Closing the Loop on Category Theory: Polymorphism, Currying, and More
Oct 02, 2013/
On September 18, I traveled to St. Louis, MO to give a talk at Strange Loop, an annual developer's conference. Strange Loop is reputed to be one of the most exciting and thought-provoking conferences about programming. Unlike many conferences, Strange Loop is unique in that it doesn't focus on a particular programming language or style. Instead, the talks vary widely in content and scope. For example, talks at this year's conference ranged in topic from "Spores: Distributable Functions in Scala" to "Programming a 144-Computer Chip to Minimize Power" to "Learn fun and Playfun: A Nintendo Automation." (Video recordings of all talks will be posted online throughout the next few months.)
Since I come to programming with a background in mathematics, I decided to give a talk on a field in math that relates deeply to programming: Category Theory. Specifically, I presented a handful of examples showing how Category Theory provides us with the tools and vocabulary to abstract the idea of a transformation from one function to another. I find abstraction fascinating, since the ability to abstract an idea allows one to see how it connects with other ideas in ways that might not be immediately obvious. Hence I called my talk "Category Theory: An Abstraction for Anything.
My first example of a category was a git merge history graph. In a directed acyclic graph of git commits, the commits become objects in the category, while the parent-child relationships between them become the morphisms. With this structure in mind, one can categorize the structure of their git history.
Next I dove into some more profound category theory: functors. A functor provides a way to transform one category into another (or back into itself). For example, you can transform the category of all graphs to the category of all sets, by simply "forgetting" the graph structure, and only retaining the nodes. This is an example of a forgetful functor.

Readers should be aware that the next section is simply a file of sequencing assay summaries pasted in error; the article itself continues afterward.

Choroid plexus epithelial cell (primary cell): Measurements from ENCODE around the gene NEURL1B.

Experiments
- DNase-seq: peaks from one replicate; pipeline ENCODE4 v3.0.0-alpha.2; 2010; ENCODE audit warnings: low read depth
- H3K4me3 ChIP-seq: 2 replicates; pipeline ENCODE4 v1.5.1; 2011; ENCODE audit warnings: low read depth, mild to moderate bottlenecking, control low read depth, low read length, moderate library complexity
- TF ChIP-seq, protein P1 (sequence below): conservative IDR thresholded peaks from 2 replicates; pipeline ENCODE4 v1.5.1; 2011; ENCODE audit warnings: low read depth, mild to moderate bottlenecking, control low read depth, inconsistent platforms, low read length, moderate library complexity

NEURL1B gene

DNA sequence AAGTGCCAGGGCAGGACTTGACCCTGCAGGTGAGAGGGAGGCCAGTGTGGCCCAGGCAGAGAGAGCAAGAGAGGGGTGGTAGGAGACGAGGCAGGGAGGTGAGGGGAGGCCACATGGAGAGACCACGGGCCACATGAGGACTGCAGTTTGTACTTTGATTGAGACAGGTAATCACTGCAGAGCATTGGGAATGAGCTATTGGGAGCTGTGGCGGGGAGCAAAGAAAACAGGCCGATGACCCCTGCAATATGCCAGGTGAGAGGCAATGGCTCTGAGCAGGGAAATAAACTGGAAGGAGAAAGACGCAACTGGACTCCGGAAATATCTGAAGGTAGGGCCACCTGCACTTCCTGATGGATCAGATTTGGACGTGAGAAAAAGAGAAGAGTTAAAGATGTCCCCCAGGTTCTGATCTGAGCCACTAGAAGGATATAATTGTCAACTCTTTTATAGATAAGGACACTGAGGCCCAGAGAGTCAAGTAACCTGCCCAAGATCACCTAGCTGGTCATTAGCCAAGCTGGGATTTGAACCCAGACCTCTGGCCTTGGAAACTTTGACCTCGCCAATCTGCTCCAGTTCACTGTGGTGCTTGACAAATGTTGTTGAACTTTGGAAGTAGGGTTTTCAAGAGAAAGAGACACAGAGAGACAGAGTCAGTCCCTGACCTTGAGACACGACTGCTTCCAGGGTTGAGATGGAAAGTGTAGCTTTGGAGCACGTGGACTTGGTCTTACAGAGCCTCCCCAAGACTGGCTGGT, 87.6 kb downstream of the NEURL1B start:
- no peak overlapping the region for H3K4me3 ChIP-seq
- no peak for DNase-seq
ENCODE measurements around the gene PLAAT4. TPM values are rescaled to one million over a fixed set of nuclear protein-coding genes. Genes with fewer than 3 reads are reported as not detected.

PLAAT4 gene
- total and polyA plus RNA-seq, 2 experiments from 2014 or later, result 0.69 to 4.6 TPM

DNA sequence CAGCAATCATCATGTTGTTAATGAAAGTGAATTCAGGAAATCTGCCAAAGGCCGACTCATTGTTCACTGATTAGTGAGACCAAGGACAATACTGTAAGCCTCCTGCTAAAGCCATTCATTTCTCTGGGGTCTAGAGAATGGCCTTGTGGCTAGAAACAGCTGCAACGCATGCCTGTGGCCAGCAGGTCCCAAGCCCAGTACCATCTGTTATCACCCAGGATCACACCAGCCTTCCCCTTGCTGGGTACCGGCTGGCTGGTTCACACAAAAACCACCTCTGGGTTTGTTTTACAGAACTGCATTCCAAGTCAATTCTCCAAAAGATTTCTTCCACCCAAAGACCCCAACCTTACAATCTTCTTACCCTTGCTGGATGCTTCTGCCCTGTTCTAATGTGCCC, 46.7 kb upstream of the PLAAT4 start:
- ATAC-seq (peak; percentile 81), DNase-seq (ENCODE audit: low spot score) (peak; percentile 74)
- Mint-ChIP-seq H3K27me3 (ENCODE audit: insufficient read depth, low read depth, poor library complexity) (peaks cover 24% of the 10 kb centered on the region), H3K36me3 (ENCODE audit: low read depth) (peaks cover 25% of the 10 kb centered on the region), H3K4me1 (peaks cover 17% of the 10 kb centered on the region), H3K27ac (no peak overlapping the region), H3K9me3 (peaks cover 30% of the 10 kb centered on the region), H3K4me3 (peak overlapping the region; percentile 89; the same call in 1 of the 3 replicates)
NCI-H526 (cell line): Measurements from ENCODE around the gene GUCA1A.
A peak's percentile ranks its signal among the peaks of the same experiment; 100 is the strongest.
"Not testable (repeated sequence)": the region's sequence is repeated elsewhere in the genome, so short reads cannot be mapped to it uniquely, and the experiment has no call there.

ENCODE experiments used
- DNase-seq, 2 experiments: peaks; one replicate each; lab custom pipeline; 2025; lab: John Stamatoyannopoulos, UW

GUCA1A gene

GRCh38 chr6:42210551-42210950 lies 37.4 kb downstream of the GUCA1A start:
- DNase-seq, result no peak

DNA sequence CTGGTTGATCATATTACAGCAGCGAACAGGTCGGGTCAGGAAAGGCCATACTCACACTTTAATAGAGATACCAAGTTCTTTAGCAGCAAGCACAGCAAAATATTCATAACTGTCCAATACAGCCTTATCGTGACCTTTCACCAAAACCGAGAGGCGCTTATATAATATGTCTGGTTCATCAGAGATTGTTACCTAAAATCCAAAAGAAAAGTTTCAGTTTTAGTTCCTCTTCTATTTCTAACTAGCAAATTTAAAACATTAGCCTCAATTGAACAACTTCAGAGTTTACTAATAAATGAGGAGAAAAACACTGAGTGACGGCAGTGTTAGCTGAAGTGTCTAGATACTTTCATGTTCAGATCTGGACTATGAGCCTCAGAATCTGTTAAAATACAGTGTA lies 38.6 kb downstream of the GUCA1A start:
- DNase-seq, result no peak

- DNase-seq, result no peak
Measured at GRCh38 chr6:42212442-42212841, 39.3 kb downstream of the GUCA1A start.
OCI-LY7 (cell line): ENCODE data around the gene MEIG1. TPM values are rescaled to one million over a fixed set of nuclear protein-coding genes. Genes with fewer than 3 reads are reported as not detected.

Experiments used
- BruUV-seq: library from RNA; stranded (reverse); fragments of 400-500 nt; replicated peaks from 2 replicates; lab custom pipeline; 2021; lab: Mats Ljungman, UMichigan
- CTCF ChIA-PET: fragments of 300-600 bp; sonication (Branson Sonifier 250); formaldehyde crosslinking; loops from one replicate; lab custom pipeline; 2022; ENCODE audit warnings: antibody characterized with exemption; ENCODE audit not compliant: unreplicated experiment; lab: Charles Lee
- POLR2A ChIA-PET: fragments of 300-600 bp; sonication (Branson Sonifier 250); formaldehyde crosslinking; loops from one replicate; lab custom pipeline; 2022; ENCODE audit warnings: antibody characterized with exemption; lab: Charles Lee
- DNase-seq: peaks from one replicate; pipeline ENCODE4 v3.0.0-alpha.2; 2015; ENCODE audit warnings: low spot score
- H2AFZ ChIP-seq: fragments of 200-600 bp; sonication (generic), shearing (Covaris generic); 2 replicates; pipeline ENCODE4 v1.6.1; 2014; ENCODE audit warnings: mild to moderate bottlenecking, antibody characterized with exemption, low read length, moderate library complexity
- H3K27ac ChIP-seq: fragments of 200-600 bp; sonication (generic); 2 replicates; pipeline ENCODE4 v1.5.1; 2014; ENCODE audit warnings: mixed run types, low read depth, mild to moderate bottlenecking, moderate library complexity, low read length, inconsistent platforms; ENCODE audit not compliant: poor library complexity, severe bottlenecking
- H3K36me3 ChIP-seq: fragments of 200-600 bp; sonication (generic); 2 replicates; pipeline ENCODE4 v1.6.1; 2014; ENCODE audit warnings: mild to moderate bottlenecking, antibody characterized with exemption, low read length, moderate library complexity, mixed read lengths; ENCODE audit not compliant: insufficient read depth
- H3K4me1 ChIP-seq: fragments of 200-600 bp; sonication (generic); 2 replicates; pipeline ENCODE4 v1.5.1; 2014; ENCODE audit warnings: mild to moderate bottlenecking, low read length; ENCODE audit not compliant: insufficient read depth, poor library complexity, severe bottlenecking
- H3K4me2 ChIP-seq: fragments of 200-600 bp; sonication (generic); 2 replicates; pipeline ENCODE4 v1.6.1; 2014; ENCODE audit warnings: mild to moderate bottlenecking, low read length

Additionally, I wanted to include a categorical explanation of a couple common ideas in programming: currying and polymorphism. These two concepts each serve as an example of a natural transformation, which is a mapping from one functor to another. Currying (also known as schonfinkelzation) is the transformation of function of two arguments into a function of one argument that returns a second function of one argument. Specifically, currying is the transformation from all functions of the form ((A x B) -> C) to all functions of the form (A -> (B -> C)). Secondly, in a polymorphism (see example below), one abstracts over a type so that the user chooses the type at the call site. This flexibility in the type lets one transform, say, a Scala Option to a Scala List.
In short, morphisms map objects within a category, functors map one category to another, and natural transformations map one functor to another. In this way, the abstractions in Category Theory order themselves into a hierarchy, with one abstraction utilizing another.
Overall, Strange Loop was filled with bold and thoughtful talks, including a keynote by the author Douglas Hofstadter, who coined the term "strange loop" in his book Gödel, Escher, Bach. Add in the adventurous conference party at the St. Louis City Museum, and the hundreds of conference attendees who were each willing to share valuable knowledge about their specific domain, and without a doubt, this combination makes for a stimulating experience in “the Loop.”